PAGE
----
As an Associate Professor of History and Chair of the Russian Department at Bowdoin, Professor Page Herrlinger has been a vibrant member of the Bowdoin community since 1998.
She earned a bachelor’s from Yale University and her master’s and doctorate from the University of California, Berkeley. Herrlinger’s scholarship focuses on 18th to 20th century Russian and Soviet history.
Herrlinger had never attended or instructed at a liberal arts college before coming to the College. However, choosing to teach at Bowdoin wasn’t a hard decision.
“I don’t know anyone who wouldn’t,” Herrlinger said.
Now, Herrlinger jokes that she has become what she terms a “Bowdoin booster.” In years past, she has tried to convince her four kids to attend Bowdoin.
Her forthcoming book examines the life and impact of charismatic Russian preacher Brother Ioann Churikov. She hopes that by reconstructing Churikov’s life and influence, more people will understand aspects of Russia that they hadn’t known before.
“As a researcher, I’ve spent a lot of time in Russia, and I’ve always had a very strong affinity for the culture. But I feel like Americans in general just don’t really get it,” Herrlinger said. “So I’ve looked for ways to help bridge that gap in my work between what I know about Russia and what I think most of my students and colleagues know about it, so I’m hoping this book will help.”
Herrlinger has noticed many things about Bowdoin students during her 24 years of teaching at the College, and her words of advice remain as relevant as ever.
“I know students are worried about things like ‘what are they going to do after Bowdoin? Is there a degree that will set them up to succeed?’ And that’s a real concern. But I think success comes when you do what you love, and you’ll find a way to make it work,” Herrlinger said. “I know some students struggle to figure out what that [interest] is or they might feel torn between two different things or maybe they don’t feel particularly passionate about any one thing. But then I would just say you need to explore more, because you will find it.”
As someone whose biggest concern was how to pay her rent after getting out of college, Herrlinger relates to how students feel.
“Be open to learning in whatever way. Bowdoin teaches you not only the importance of learning, but how to know yourself as a learner and as a student of not only academics but [in] the world,” Herrlinger said.
“It’s important to continue thinking of yourself as a learner when you get out of college and know that even if you end up in a job that was like my first job, just to pay the rent, that you’re still learning and can still find really useful things to carry away from that job as you move more towards the things that you might actually want to put your heart and soul into,” she added.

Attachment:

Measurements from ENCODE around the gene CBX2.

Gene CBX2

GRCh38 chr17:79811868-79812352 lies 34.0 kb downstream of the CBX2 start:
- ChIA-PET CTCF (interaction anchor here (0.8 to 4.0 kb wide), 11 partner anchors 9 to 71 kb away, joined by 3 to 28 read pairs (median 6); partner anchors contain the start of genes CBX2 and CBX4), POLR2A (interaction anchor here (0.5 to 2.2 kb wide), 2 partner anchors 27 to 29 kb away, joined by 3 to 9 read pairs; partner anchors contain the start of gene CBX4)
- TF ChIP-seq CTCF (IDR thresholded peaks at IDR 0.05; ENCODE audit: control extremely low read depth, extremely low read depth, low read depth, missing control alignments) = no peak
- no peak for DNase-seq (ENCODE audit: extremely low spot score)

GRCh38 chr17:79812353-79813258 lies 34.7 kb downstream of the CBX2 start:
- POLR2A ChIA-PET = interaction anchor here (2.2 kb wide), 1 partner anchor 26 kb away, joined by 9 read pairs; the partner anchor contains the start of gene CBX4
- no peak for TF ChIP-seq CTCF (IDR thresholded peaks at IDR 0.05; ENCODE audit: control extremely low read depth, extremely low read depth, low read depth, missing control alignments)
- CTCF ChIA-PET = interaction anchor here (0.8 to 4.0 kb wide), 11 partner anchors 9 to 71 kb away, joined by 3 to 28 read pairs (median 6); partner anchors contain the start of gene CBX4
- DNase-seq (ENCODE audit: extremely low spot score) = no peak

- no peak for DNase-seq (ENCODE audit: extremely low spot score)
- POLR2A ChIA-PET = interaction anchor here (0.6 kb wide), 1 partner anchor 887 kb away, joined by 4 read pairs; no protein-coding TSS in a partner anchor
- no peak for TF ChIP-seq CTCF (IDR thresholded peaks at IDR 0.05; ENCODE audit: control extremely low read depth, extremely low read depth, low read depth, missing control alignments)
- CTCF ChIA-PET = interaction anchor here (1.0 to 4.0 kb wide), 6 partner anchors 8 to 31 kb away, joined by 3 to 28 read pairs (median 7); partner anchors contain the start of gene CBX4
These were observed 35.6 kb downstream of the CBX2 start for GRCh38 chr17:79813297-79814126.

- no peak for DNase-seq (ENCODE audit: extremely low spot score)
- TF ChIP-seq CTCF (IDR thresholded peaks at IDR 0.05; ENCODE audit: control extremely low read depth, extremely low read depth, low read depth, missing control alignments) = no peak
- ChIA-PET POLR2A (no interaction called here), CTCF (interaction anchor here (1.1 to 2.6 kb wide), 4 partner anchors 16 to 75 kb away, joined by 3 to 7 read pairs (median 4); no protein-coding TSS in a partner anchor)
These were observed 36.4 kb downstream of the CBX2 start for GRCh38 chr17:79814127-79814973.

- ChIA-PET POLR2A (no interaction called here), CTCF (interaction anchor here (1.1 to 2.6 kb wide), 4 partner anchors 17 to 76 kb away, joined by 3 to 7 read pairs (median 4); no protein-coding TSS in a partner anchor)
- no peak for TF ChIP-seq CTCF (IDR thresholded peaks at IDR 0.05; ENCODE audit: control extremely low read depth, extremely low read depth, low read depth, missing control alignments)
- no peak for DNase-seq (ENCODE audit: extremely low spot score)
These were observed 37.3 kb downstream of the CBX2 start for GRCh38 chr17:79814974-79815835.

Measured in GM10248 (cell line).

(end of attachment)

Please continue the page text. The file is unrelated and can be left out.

Following the Russian invasion of Ukraine, Herrlinger has used her study of Russia, which began while Russia was still the Soviet Union, to develop a nuanced perspective on the conflict. She reflected on how the invasion itself was shocking and devastating, but in retrospect somewhat predictable under Putin’s regime.
“I think another thing that has been surprising is just the way in which the invasion has brought Ukrainians together and the kind of resolve and unity and even hope that they have shown toward their country. I’ve been in awe of them for that,” she said.
She also discussed how the Putin administration has worked for the past two decades to push back on the ability of the Russian people to voice their opposition to the war, despite many Russians’ devastation over the war’s outbreak. Herrlinger sees a lot of parallels between the West and Russia.
“This war has made it really clear that [a] liberal Russia[n population] still exists, and there are people there that share a lot of the same values that we have in the West,” Herrlinger said. “[Russians opposing Putin and the invasion of Ukraine] have just been marginalized and in silence, but they’re in great danger right now. So that’s just heartbreaking.”
When asked what Bowdoin students can do to get involved, Herrlinger first addressed the Ukrainian refugees who need extensive and varied support, especially financial, as well as Russians who have left their country because of the conflict.
“We should also make sure that we don’t allow the very fraught political landscape in this country to oversimplify what’s going on there. We’ve seen a lot of misinformation about why Putin launched the invasion, from blaming bioweapons [labs] in Ukraine or just saying the West made us do this because of NATO expansion,” Herrlinger said. “All those oversimplified explanations for what’s going on, we have to push back on those too.”
A spirited and dynamic professor eager to support and guide her students, Herrlinger is an inspiring figure on campus. Thanks for all you do, Professor!